Bears see Fields making progress, hope production comes next


LAKE FOREST, Ill. – Justin Fields' Week 3 debacle against the Houston Texans is flushed. It's in the past.

The Bears' second-year quarterback watched film immediately after the game and watched it again with the coaching staff. Then, he put it behind him and went to work improving ahead of the Bears' Week 4 matchup with the New York Giants at MetLife Stadium.

It was a productive week of practice for Fields, who finished September with just 23 completions on 45 attempts for 297 yards, two touchdowns, and four interceptions.

Head coach Matt Eberflus and offensive coordinator Luke Getsy just want to witness daily improvement from their young quarterback. They saw that this week from a motivated Fields.

"It's been good," Eberflus said of Fields' week of practice Friday. "Like I said earlier in the week, he's been positive, upbeat. He's been taking charge of the offense and working on his footwork, working on his timing, working with his receivers with the timing. We're excited to see progress this week."
Progress in practice is important, essential even. But the Bears need to see the quarterback take that progress from the practice field to the game. After a tough start, Sunday production would inject some good vibes for the passing attack.
"I think it's just growth," Eberflus said. "It really comes down to taking one performance at a time and just growing. Whatever that is, it's about having growth. Last week I thought he had some good explosive passes in there. So we took the positive from there and we're growing from that.
"It's like, when Roquan had all his stats last week, that fosters confidence," Eberflus continued. "You get 16 tackles and you get the game-winning interception, that certainly puts you in the right direction and says, 'Hey, do you know what? I can see it visibly on the stat sheet. I can see it in my play.' So I think that's true for anybody going forward."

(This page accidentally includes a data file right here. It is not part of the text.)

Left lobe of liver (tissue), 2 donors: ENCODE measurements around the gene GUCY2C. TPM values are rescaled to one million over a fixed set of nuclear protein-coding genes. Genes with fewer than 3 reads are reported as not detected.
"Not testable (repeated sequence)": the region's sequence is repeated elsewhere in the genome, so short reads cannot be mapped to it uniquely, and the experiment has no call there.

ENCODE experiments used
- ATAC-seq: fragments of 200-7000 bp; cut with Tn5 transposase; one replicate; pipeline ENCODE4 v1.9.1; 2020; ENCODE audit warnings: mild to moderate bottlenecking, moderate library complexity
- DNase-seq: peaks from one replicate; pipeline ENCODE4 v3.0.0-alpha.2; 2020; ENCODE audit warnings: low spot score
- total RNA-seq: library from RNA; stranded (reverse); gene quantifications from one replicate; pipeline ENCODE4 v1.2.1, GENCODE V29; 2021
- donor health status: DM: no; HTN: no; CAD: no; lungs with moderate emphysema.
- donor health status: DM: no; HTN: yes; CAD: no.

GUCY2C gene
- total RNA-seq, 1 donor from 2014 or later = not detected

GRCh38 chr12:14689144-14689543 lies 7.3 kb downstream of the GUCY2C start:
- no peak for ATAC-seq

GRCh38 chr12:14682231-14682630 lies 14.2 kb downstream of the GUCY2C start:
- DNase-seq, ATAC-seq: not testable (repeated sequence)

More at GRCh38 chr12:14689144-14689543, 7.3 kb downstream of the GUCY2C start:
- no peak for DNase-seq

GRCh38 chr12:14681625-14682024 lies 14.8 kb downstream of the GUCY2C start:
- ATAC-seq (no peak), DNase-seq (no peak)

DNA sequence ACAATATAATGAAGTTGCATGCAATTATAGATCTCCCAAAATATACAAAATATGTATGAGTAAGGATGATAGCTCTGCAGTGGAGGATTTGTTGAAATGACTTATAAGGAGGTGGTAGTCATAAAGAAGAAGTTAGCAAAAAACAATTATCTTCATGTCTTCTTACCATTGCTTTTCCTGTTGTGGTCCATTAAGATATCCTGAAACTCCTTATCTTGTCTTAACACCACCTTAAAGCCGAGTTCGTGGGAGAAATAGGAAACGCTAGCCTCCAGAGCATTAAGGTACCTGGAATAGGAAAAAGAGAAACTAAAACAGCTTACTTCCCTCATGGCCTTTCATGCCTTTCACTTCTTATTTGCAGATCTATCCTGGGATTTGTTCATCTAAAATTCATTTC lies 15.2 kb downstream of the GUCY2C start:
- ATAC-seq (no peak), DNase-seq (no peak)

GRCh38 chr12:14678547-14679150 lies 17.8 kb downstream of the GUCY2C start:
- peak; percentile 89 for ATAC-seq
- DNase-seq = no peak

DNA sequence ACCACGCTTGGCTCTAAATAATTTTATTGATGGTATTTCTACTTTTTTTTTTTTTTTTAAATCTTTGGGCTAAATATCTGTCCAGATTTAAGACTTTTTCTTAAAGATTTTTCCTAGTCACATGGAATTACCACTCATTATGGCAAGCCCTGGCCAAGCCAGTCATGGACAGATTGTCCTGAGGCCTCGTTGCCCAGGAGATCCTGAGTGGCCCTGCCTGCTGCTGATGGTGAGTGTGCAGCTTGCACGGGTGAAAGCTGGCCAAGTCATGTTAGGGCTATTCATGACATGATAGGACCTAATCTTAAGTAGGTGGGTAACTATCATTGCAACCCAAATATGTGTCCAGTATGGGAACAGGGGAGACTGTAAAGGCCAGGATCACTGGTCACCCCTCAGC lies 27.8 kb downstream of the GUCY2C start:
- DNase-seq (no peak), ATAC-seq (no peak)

Fields was frustrated after the Bears' 23-20 win over the Texans at Soldier Field. That frustration was still apparent Wednesday when the young signal-caller described what he took away from the flop against Houston.
"Just learn from my mistakes," Fields said. "When you don't have a game that you want to play as well in, all I really know, my response to that is get back to work and keep working."
Getsy's offense and Fields' skill set were supposed to be the perfect match. But, so far, the pieces haven't lined up. The passing game has issues across the board. The protection has been spotty. Fields hasn't helped his offensive line, either. Fields ranks second to last in the NFL in average time to throw at 3.06 seconds. Only Giants quarterback Daniel Jones takes longer.
Fields' ability to extend plays factors into that number, but he also is holding the ball too long and not escaping the pocket soon enough when things start to go south.
The Bears' receivers have struggled to get open. Fields has often not recognized it or seemed hesitant to pull the trigger when they have.
The entire unit is struggling.

It's Getsy's job to fix the aerial attack and teach Fields through this rough period.
Getsy spent seven of the last eight seasons in Green Bay with Aaron Rodgers. Coaching an NFL legend and a guy with 13 starts under his belt would appear very different on the surface. But Getsy treats them the same.
"Not much different. Just a different way of going about it, honestly," Getsy said Thursday. "That's coaching, in my opinion. That's what it's all about. That's why we do what we do. That's why we love what we do. And when we can help people progress and grow, and there's a bunch of different ways to go through that, but in the end, your endgame goals are the same and how you treat it is the same in the sense of, there's no sense in, like, I don't believe in just demoralizing people or anything like that.
"We're going to be positive. We're going to communicate with each other and we're going to talk about the whys and the hows. We're not just going to just say, 'Move on and hey go make that play.' That just doesn't exist in our room."

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Fields and the Bears spent all week trying to find the hows and the whys to fix a rickety passing attack. A lot of that hinges on Fields' improved footwork and mechanics being on point Sunday.
The Bears are hoping a week of work in the lab will lead to growth in the Meadowlands.
A positive and unshaken Fields has the Bears seeing daily progress. Now, that needs to turn into production Sunday in New York.

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